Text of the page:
"He's so far ahead right now, I think he's at nine weeks (recovery) and he's running," said Kelly. "I think he (lifted) 315 pounds on his back yesterday, full squatting at two-and-a-half months. So that's crazy. So he's way ahead of schedule. He'll be doing some drill work in the spring."

Regardless, it's reasonable to assume that the November 2015 version of Drue Tranquill will be a better collegiate safety than the early September edition, one just 10 months removed from ACL surgery.

Tranquill turned heads last September and October as a dime package linebacker -- a force for Notre Dame's trusted third-down package. By necessity he moved to safety for a mid-November meeting with Northwestern and looked more than a step slow in the new role.

One week later he played much of a contest against Louisville through a torn ACL. "We didn't even think Drue had a torn ACL," said Kelly. "We thought he pinched the fat pad on his knee. Played the second half (vs. the Cardinals) on it. That's how strong he is, hamstring and quad area is so strong that he passed his ACL test.

"Then he comes in on Sunday and he's swollen, we're like, 'We need an MRI.' We get an MRI he has a (torn) ACL."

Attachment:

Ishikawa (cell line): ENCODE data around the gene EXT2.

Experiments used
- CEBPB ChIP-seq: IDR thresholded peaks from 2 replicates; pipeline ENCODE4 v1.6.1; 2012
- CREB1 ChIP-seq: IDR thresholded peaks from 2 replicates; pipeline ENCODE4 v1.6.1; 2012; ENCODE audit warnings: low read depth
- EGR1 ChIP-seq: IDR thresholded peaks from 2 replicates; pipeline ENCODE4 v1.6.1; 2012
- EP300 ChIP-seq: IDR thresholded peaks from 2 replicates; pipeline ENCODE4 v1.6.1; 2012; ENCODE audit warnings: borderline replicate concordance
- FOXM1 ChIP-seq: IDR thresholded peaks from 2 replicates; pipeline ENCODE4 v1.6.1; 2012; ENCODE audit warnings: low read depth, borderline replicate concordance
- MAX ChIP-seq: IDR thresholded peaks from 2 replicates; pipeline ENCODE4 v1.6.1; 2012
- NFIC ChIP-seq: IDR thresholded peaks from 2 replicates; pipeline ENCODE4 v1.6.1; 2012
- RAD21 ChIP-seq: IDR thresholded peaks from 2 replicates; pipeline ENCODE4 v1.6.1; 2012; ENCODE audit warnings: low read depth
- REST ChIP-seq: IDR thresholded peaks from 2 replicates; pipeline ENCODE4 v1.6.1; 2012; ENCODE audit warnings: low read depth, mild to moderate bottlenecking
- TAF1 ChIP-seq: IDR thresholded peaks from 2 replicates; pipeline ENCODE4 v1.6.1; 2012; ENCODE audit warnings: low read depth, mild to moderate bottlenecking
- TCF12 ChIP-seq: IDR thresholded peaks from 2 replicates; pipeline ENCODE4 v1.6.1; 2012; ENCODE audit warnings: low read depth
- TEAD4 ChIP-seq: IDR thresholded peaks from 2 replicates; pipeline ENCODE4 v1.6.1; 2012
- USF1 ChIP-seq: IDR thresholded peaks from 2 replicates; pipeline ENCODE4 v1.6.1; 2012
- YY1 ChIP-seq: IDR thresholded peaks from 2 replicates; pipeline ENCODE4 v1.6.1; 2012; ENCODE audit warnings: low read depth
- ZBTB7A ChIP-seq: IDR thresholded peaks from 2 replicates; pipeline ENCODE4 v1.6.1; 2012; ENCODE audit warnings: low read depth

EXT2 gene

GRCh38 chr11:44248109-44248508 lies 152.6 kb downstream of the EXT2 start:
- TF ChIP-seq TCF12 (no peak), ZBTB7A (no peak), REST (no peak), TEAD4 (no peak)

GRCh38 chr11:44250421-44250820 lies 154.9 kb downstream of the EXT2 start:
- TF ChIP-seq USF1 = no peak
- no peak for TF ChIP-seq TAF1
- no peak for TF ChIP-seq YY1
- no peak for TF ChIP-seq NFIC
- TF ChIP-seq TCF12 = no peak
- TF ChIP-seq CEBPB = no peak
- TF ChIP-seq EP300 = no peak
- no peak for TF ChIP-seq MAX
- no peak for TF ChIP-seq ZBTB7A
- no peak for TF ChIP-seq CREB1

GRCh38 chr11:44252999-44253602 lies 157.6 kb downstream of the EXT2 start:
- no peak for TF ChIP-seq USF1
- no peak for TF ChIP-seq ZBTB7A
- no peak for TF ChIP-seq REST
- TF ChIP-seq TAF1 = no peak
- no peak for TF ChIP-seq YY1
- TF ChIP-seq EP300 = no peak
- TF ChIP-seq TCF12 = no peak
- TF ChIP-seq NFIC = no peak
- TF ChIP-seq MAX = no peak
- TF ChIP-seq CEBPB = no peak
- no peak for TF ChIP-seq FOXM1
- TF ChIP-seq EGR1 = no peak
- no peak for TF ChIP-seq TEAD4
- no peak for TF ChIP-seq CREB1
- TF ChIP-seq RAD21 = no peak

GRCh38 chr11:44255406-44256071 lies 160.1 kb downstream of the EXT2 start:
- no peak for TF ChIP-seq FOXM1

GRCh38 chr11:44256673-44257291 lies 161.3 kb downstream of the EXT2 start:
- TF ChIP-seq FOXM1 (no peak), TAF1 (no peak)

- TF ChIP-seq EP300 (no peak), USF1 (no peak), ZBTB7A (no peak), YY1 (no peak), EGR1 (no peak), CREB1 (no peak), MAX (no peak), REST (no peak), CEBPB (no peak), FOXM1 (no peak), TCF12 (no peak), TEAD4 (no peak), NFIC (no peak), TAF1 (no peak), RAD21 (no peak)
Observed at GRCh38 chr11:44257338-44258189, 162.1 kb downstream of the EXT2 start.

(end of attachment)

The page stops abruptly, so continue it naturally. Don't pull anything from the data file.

Tranquill will be an impact player at Notre Dame sooner rather than later. But will it be as a safety?

Said Kelly of Tranquill last November 6, one week prior to his first start at safety: "We think that as he continues to develop that he could be a linebacker, but right now he’s a box safety. He’s a guy we feel like plays better closer to the ball than being a half (field) safety with him. Where that ends up will be determined by situational substitution. He could possibly even morph into that kind of nickel position, right now we didn’t want to put him at two or three different positions other than the one we trained him at for option.

"I think after the season we’ll kind of figure out the position that we want him at and really train him there. He’s been an unsung hero for us."

At least for 2015, the depth chart suggests safety out of necessity.

4. WHY THE DISCONNECT?
The overall efforts of Notre Dame's safety unit in 2013 was incongruent with what the program had enjoyed in three previous seasons under Kelly. Whether coached by Chuck Martin (2010-11) or Bob Elliott (2012), the unit shined despite being woefully short-handed in terms of developed, available talent.

In 2013, blessed with ample able bodies, the group struggled mightily. Suspensions, poor tackling, lack of plays made on the ball in the air -- the only constant was disappointment.

In 2014, it got worse. When offenses with a pulse occupied the opposite sidelines (North Carolina, Florida State, Arizona State, Northwestern, Louisville, USC, and LSU), Notre Dame's back line failed to deliver.

Why?

Excuses and/or reasonings to date have included a lack of experience, a lack of continuity, poor communication, and a difficult system to grasp.

Perhaps the latter should have been tweaked to accommodate the pupils. Perhaps it will be this season. Or perhaps the purported "move" of defensive coordinator Brian VanGorder from inside linebackers coach to safeties coach will prove invaluable.

Regardless, a third consecutive season of struggle among the team's last line of defense would be unacceptable.